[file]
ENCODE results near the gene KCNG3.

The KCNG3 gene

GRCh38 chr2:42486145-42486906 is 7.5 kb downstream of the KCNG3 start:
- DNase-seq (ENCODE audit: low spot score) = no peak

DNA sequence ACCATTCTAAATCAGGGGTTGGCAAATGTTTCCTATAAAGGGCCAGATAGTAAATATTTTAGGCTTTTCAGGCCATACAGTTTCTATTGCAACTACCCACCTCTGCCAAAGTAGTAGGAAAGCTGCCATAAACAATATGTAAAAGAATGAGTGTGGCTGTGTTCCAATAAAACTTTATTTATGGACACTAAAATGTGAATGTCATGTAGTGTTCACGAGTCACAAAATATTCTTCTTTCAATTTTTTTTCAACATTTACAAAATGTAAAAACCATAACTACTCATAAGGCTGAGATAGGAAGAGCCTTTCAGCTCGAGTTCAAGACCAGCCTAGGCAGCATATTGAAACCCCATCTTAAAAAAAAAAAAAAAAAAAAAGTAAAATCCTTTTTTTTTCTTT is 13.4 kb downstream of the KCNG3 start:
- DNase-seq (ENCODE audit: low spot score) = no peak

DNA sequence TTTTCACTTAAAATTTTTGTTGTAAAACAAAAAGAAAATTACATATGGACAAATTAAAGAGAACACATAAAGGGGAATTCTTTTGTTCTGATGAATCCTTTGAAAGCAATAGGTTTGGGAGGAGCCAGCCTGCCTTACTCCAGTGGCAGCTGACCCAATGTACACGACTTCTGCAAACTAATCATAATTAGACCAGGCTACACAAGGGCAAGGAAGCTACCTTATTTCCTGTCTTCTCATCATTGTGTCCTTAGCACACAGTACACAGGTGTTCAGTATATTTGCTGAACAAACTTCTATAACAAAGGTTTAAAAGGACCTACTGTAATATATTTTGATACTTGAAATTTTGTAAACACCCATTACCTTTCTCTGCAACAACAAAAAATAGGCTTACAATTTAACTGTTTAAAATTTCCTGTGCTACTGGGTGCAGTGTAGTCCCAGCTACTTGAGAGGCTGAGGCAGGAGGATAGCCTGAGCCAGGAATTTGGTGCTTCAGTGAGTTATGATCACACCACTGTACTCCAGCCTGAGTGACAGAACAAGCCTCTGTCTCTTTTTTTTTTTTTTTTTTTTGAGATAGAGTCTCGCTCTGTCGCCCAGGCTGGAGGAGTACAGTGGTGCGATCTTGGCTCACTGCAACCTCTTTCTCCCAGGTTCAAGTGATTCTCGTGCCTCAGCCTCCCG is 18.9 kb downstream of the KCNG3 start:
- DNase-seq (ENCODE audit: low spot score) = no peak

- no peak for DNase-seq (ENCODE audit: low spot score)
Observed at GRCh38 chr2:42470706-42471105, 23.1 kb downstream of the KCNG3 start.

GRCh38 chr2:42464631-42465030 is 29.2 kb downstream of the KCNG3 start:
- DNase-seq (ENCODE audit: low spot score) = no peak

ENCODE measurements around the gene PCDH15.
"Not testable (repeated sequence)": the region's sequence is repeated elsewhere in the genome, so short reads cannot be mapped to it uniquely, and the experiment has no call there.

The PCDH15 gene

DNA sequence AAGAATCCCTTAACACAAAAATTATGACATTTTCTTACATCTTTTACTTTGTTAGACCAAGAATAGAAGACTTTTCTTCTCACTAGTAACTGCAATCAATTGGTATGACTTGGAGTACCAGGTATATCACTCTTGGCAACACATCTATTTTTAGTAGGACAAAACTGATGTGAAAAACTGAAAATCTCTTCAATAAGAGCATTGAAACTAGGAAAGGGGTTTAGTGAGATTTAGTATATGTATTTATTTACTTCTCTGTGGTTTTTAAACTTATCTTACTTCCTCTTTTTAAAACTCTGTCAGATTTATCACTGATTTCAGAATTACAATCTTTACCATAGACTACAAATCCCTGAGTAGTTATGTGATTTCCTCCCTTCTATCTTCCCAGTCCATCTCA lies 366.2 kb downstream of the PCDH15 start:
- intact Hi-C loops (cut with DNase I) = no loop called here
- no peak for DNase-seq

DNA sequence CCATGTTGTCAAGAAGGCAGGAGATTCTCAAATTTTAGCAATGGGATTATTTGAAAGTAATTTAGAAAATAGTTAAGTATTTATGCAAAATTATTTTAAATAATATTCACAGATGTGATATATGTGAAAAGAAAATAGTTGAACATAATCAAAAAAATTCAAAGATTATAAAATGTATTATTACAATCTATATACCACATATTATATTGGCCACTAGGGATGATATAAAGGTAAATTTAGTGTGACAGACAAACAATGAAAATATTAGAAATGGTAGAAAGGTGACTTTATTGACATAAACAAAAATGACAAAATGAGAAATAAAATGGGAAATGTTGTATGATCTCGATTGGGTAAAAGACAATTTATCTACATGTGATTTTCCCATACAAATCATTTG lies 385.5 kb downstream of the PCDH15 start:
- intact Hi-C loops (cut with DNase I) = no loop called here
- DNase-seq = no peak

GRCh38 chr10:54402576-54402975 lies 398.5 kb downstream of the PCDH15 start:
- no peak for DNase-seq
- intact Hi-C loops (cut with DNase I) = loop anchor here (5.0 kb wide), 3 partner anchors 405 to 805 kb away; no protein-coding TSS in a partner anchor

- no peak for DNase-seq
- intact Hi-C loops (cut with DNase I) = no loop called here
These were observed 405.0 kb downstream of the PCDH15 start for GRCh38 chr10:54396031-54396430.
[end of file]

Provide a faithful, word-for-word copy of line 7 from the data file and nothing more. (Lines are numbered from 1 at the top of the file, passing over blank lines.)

DNA sequence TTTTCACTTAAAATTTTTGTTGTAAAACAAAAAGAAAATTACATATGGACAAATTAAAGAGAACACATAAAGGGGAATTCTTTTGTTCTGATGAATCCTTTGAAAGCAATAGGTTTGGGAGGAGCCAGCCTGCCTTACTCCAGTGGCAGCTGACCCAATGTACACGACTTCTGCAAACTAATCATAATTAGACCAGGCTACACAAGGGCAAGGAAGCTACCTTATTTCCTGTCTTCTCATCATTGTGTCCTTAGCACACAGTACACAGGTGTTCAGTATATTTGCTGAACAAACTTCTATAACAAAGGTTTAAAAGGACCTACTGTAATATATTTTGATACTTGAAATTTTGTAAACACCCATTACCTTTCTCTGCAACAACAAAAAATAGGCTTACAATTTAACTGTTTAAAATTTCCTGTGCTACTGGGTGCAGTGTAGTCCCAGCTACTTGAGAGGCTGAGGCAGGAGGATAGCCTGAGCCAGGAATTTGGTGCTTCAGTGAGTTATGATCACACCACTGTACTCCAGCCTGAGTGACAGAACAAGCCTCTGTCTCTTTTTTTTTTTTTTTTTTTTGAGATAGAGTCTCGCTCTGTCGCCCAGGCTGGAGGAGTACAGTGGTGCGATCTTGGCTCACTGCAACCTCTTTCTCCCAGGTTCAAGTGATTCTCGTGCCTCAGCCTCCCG is 18.9 kb downstream of the KCNG3 start: